This is the KTM X-Bow GT, but it’s not a gran turismo in quite the sense our long-term Aston Martin DB9 purports to be. Instead it’s a more practical version of the Austrian track day car, with a windscreen, a set of side-windows-cum-doors, and a roof.
How has KTM X-Bow become a X-Bow GT?
KTM hasn’t just plonked a windscreen and doors on the X-Bow. There have been changes to the carbonfibre monocoque chassis (which is why the windscreen and doors can’t be retrofitted to an existing X-Bow) and the aerodynamics have been tweaked too, with KTM claiming there’s now less drag and more downforce.
The engine, a turbocharged 2.0-litre four-cylinder from Audi, has been worked on too. Compared to the X-Bow R peak power is down from 296bhp to 281bhp, but there’s now an extra 15lb ft produced 100rpm lower, and KTM has tweaked the electronics for improved driveability.
Do the windscreen and doors feel flimsy?
Not a bit of it. The screen and door-window-things have the same level of fit and finish as the rest of the X-Bow, a high-quality feel that easily bests a Caterham, and would shame some manufacturers of ‘proper’ cars too. There are windscreen wipers and washer spray nozzles as well, and a heater, and all-in-all the GT’s extras add 57kg to the weight of a X-Bow. But it means you no longer have to wear a silly hat (or a helmet) to drive a X-Bow.
The downside is that the windscreen’s A-pillars block your view of the exposed front wheels, so unlike a Caterham or Ariel, you can watch the tyres skimming over the road of the springs in the suspension compressing. And although that’s not crucial to the driving experience, the reduction in visibility to place the X-Bow neatly through corners is.
As for the roof, it’s called the X-Top, and means your X-Bow needn’t fill up with water each time it rains. Alas it looks like the sort of flat cap worn by Glenn ‘Leatherman’ Hughes from the /Village People/, and all the tugging at straps, zips, rubber seals and tight leather that must be endured before your KTM is finally watertight will get even the most ardent bondage fetishist frothing through their gimp mask. If you wish to be even more practical there are optional ‘Powerparts’ (including a luggage rack) and ‘Powerwear’ (presumably making you look like a Power Ranger).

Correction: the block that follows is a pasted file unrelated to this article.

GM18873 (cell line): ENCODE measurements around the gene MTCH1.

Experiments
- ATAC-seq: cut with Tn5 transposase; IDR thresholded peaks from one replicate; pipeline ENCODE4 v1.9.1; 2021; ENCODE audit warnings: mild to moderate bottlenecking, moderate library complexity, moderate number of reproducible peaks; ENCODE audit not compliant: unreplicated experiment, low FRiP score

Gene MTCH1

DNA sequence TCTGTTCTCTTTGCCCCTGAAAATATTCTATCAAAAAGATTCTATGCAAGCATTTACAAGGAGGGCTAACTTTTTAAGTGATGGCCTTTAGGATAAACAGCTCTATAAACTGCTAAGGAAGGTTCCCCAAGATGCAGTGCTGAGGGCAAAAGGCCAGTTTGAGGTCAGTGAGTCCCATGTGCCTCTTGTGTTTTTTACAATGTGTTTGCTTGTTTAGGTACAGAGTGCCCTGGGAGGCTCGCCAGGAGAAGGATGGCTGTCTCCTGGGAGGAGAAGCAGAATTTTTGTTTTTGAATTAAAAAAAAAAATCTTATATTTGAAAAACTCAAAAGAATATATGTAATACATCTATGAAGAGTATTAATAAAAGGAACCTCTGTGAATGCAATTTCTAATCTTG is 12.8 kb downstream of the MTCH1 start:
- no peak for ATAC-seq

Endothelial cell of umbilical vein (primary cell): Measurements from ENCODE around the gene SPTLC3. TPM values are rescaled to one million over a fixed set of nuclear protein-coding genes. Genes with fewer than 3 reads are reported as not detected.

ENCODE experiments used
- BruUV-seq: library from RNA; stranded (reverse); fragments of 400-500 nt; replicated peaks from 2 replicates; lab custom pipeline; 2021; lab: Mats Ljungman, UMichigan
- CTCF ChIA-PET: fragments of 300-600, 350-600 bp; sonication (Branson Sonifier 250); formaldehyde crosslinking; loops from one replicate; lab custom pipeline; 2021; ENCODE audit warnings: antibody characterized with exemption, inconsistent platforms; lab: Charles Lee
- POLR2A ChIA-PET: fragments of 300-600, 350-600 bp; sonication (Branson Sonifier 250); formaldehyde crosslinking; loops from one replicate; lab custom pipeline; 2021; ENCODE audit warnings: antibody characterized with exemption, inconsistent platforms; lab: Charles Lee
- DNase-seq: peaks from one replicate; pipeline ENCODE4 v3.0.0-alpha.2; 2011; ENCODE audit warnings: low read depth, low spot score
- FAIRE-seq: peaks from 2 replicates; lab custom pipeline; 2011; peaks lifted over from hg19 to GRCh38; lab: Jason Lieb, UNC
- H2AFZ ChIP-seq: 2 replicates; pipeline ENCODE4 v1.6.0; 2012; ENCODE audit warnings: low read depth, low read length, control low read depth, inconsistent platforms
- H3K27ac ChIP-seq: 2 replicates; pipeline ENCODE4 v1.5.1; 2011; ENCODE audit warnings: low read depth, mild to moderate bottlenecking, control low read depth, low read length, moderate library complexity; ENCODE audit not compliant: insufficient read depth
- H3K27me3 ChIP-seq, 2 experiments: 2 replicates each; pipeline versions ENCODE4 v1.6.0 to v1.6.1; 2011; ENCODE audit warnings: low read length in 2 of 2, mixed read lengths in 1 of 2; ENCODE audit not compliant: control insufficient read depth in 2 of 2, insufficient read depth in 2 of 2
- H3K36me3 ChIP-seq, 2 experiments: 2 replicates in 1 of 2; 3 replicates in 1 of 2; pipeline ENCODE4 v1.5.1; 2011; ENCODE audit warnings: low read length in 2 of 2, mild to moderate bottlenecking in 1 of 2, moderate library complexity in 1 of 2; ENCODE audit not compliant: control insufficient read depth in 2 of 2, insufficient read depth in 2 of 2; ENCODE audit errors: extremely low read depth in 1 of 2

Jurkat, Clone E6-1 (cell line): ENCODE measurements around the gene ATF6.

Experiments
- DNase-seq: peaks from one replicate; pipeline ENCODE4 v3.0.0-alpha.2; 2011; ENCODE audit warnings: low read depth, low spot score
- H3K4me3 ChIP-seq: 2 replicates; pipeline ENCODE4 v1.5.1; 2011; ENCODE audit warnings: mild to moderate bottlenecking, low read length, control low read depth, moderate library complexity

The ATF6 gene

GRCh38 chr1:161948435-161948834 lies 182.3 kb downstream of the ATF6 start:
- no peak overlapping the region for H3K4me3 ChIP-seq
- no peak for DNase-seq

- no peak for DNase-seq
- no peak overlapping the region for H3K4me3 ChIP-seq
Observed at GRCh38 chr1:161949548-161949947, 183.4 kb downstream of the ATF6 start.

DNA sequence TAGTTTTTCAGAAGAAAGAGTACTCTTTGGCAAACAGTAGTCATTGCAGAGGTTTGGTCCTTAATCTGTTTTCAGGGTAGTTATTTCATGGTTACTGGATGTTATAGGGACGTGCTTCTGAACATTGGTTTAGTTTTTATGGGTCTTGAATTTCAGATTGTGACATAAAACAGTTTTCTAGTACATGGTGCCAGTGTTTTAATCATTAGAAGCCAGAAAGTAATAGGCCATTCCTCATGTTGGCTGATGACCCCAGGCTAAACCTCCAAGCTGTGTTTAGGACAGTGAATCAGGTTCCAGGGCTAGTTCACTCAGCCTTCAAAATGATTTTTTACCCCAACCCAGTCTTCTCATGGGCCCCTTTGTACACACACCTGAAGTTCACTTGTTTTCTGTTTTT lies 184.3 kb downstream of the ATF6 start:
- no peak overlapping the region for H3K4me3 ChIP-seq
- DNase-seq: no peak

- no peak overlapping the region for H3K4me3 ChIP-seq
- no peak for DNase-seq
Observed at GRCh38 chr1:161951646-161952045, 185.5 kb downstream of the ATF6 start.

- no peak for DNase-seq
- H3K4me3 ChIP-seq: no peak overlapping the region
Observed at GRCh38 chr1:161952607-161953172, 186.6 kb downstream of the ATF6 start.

How does the GT drive?
Flip open the door, be careful not to tread on the side sill, then clamber over the carbonfibre tub and drop down on the Recaro seat that’s formed from waterproof padding. Fiddle with the race harness, adjust the steering wheel for reach and rake (no such option on a Caterham Seven or Ariel Atom) and then slide the moveable pedal box (ditto) into your ideal setting.
It’s been a little while since I last drove a X-Bow, but in this one more so than ever you drive it using the mid-range torque of the turbocharged engine, rather than thrashing it to the redline. Used to the high-rev hysterics of a Caterham or Ariel? The X-Bow’s turbocharged motor is much more relaxed, without the frenzied top-end that’ll have you screaming into your helmet in a Seven or Atom.
But all that torque, and the low kerbweight, means it’s monstrous when it comes to overtaking. It’s mega on the morning commute, with any-gear-go, and with the optional carbonfibre airbox sucking and slurping over your shoulder, it sounds like a Bugatti Veyron Vitesse too.
The unassisted steering is still wonderfully informative, the gearchange is light, and the huge 17- and 18-inch Michelin Pilot Supersport tyres and massive Brembo discs and calipers mean high grip levels and massive braking power. The carbon monocoque is obviously super-stiff as well, but that does mean the occasional jolt will shake the chassis and your spine.
There’s no doubt the windscreen makes the X-Bow easier to live with, but I’m not sure it’s the route KTM should have taken. The GT is £14k more than the standard R, so if you’re going to spend £73k on a carbonfibre track day toy you’ll probably want it to be as extreme as possible.
Yet the X-Bow, being turbocharged, and bigger and heavier than a Caterham, already couldn’t match the visceral experience of the iconic Seven. And by fitting a windscreen and doors it’s removed you still further from the puristic driving experience these sorts of cars are supposed to deliver.